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Bose Krishnamachari
Bose Krishnamachari

EVERYONE IS A CAMERA

Repurpose heritage buildings

There is more to Singapore than just commerce. Last week I was in Singapore for the Signature Art Prize jury, an exhibition of the works of 15 artists—shortlisted from 113 artists representing 40 Asian countries and nominated by 38 curators and critics. I fondly recalled former Kerala Planning Board member G. Vijayaraghavan who had introduced me to his friends Rajkumar and Mary, a couple settled in Singapore, as I made plans to meet them for lunch. Last December, I received a phone call from Mary a few days before the third edition of the Kochi-Muziris Biennale. She had visited the first and second editions and had called to check if we were looking for charitable donations for the biennale. The call came as a delightful surprise. I remembered meeting her in Singapore at an art fair and later at KMB, but nothing in our previous interactions had led me to anticipate her call that day.

The Rajkumars took me to a colonial club. During lunch, they told me how they were planning on moving back to their old ‘black-and-white house’. I had heard this term—black-and-white-house—a few times, but was not sure what it meant. Later, upon enquiring, a friend Jonathan Nicholas, an Australian artist and writer, living in Singapore, explained about the now famous colonial housing project. He also told me about the local art scene, government policies and many other subjects. In short, Jonathan was interesting company for a curious visitor such as myself.

I had met Jonathan and his wife Bala Starr, a prominent curator, in Kochi during the first edition of KMB. While she was in Melbourne, I had visited her as part of my research for the first KMB. Later they moved to Singapore and Bala was invited to be the director of the Institute of Contemporary Arts at the Lasalle College of the Arts in Singapore, one of the most important and fastest growing visual arts colleges and art space (ICA) in Asia.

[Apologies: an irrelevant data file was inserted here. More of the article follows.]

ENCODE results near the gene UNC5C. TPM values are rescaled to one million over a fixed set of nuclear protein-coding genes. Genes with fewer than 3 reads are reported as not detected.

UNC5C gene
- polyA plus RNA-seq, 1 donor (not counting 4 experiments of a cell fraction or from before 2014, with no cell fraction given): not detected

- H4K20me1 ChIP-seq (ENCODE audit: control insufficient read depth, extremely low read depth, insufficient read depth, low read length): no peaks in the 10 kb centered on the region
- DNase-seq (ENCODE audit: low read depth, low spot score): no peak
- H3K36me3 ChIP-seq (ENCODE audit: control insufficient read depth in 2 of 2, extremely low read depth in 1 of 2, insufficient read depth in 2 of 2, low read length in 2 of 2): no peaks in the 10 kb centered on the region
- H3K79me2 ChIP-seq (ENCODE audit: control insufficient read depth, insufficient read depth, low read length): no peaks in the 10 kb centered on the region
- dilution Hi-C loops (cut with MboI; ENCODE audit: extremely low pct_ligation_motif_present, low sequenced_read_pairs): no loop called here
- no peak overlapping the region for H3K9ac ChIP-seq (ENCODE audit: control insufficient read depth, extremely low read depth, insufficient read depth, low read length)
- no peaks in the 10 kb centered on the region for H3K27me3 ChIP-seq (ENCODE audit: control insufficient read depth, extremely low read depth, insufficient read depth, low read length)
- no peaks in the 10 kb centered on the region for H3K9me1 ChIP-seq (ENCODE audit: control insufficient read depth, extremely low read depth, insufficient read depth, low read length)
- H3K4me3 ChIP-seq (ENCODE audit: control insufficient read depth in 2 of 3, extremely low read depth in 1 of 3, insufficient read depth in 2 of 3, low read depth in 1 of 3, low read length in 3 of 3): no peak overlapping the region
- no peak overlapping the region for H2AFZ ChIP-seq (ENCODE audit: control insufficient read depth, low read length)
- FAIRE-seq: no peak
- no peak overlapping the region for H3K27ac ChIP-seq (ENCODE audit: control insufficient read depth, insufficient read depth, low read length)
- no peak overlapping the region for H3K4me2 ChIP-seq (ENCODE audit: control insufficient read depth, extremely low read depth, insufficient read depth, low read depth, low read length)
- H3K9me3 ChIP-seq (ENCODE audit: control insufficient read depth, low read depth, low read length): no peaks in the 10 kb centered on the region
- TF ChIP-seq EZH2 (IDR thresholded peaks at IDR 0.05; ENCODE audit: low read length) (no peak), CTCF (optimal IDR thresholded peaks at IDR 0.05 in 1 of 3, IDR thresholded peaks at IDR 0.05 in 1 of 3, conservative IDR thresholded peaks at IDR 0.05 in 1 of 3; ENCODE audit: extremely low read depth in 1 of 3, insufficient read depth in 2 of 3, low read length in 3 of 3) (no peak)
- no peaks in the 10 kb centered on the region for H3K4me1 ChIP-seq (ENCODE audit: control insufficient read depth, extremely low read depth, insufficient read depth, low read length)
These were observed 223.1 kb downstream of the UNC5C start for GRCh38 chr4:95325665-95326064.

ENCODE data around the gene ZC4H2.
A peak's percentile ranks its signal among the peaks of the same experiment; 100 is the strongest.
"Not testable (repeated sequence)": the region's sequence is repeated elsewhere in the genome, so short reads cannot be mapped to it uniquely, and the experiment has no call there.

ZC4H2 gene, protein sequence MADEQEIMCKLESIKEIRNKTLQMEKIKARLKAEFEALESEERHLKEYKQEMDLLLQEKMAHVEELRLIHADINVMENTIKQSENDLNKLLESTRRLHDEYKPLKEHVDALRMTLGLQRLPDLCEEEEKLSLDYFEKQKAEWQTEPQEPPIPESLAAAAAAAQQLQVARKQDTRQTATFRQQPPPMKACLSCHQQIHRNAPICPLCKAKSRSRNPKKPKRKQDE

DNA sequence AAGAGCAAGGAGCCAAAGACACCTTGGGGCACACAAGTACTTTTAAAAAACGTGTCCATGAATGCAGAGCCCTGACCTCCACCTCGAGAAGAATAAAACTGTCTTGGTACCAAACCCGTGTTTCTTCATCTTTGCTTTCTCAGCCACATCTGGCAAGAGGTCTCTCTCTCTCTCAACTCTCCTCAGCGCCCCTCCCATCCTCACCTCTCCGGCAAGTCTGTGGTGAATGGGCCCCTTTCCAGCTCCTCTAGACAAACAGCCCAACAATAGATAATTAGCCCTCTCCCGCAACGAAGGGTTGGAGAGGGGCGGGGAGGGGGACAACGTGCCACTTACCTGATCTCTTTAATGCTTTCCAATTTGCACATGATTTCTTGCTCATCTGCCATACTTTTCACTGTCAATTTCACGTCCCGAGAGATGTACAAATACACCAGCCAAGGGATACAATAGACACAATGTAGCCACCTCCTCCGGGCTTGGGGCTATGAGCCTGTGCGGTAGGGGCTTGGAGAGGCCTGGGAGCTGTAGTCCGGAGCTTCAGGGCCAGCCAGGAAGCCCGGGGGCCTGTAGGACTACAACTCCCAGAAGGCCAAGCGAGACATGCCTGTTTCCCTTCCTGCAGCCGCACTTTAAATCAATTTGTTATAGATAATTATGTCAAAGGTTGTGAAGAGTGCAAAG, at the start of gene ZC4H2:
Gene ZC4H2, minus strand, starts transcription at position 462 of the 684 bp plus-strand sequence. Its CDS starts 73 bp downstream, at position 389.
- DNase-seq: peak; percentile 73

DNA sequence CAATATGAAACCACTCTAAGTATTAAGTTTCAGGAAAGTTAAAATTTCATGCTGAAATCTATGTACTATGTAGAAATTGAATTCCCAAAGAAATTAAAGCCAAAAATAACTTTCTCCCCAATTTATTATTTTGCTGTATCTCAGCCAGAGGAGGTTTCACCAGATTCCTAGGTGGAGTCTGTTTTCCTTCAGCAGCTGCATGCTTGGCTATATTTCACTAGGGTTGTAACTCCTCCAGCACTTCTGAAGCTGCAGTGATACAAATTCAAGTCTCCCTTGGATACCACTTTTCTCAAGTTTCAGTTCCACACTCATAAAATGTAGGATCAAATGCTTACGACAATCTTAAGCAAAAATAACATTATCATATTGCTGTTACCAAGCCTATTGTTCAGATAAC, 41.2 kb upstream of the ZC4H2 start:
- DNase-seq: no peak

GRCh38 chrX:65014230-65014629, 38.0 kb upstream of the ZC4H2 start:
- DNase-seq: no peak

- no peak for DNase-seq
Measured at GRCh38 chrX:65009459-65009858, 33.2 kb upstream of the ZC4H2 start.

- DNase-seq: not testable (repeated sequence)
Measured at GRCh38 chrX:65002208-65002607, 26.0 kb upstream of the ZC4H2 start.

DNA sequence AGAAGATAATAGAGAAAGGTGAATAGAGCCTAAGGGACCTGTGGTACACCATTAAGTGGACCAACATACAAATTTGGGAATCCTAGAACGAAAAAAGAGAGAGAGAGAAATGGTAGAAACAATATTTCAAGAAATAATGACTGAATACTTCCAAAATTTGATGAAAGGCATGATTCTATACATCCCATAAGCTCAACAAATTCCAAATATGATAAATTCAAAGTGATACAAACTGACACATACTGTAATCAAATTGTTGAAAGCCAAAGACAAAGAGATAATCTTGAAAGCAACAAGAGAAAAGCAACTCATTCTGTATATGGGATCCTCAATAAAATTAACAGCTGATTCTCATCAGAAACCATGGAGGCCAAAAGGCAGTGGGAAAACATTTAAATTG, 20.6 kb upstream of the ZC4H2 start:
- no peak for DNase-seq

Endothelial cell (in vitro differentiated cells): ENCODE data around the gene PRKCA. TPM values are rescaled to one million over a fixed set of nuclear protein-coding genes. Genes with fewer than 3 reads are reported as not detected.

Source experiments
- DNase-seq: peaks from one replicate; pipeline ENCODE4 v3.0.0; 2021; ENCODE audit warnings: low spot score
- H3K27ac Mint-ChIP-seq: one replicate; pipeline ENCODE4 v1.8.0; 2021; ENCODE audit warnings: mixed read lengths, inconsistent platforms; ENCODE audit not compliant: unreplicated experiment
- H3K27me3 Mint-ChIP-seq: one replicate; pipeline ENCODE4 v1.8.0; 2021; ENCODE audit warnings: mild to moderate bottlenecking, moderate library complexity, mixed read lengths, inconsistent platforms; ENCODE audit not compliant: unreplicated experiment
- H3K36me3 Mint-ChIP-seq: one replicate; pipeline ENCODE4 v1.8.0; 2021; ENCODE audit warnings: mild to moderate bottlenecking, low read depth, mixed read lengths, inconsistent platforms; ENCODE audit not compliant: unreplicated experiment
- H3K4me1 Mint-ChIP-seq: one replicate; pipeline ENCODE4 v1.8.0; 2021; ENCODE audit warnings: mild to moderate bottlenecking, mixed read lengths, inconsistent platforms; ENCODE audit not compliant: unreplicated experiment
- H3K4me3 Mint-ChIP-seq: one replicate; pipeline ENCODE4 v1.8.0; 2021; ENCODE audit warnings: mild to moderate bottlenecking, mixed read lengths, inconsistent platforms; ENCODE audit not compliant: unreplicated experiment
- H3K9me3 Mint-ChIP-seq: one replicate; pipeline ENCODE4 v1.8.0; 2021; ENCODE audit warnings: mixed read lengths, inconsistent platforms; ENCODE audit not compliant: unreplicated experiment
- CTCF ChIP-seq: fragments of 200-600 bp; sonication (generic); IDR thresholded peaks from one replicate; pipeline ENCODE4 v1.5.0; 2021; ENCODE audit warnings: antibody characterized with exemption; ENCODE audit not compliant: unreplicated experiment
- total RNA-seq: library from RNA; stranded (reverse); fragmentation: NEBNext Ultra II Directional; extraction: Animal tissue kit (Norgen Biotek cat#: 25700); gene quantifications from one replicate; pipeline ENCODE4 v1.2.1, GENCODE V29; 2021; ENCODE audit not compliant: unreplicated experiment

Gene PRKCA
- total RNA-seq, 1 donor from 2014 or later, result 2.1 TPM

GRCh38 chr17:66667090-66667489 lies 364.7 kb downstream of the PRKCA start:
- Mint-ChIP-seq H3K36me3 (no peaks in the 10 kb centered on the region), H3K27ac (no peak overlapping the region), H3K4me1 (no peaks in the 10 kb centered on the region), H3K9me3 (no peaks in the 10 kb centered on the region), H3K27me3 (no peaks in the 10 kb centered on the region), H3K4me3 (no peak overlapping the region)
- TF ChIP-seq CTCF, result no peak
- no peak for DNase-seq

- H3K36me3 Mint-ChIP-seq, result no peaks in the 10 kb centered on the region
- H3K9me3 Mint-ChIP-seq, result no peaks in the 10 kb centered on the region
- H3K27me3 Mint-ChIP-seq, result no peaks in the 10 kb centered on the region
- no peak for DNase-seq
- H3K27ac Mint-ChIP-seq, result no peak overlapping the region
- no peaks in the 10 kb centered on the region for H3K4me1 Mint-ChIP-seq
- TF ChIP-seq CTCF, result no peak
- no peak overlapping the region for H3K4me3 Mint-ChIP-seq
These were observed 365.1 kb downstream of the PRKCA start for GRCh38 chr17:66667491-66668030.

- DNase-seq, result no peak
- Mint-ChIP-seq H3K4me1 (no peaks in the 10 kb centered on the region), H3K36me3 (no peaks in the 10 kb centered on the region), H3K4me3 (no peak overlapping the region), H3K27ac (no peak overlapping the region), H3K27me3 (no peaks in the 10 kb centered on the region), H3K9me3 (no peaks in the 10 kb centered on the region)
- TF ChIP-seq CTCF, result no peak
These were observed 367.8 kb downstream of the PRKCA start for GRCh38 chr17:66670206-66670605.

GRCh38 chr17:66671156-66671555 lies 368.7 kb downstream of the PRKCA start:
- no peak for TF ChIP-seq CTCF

A must see for any visitor to Singapore is the Gillman Barracks, a contemporary arts cluster that is home to international art galleries, restaurants and the Nayang Technological University Centre for Contemporary Art, whose director Ute Meta Baur is one of the art world’s most influential thinkers. Gillman Barracks, a conserved colonial quarters, was jointly developed by the Singapore Economic Development Board, JTC Corporation and the National Arts Council.

The nearby Holland Village has long been a stronghold of Singapore’s expatriate community and a bohemian culture, while Dempsey Hill is a hip, neighbouring district. The former is one of the city’s top lifestyle destinations with a cluster of eateries set in quiet and mostly residential surroundings. The latter features trendy restaurants and shops hidden within the conserved colonial black-and-white buildings of former British army barracks.

67-The-Gillman-Barracks Marvel mansion: The Gillman Barracks contemporary arts cluster, Singapore | Courtesy: Gillman Barracks

I was happy to meet Eugene Tan, director of the National Gallery in Singapore. The gallery is currently displaying a blockbuster Yayoi Kusuma show and has many permanent exhibits. Another highlight of the cultural scene is the Singapore Art Museum, which has been closed for a year for redevelopment and refurbishment. Initiatives like the National Museum, Art Stage, Art Fair, Singapore Biennale, and the Institute of Contemporary Art at the Lasalle, Signature Art Award and Prudential Art Award have placed Singapore high on the list of international art and culture destinations.

As I was leaving Singapore, I had an epiphany. It would be quite wondrous if Kochi’s Willingdon Island could be repurposed to create gardens, recreational spaces, restaurants, hotels, and a contemporary design and art museum much like the Gillman Barracks and Dempsey Hill in Singapore. So much of India’s post-industrial and post-colonial remnants lie unused and are mostly in ruins today. It would make for interesting cultural and recreational infrastructure opportunities. Take a leaf out of Singapore’s culture manual, anyone?

editor@theweek.in

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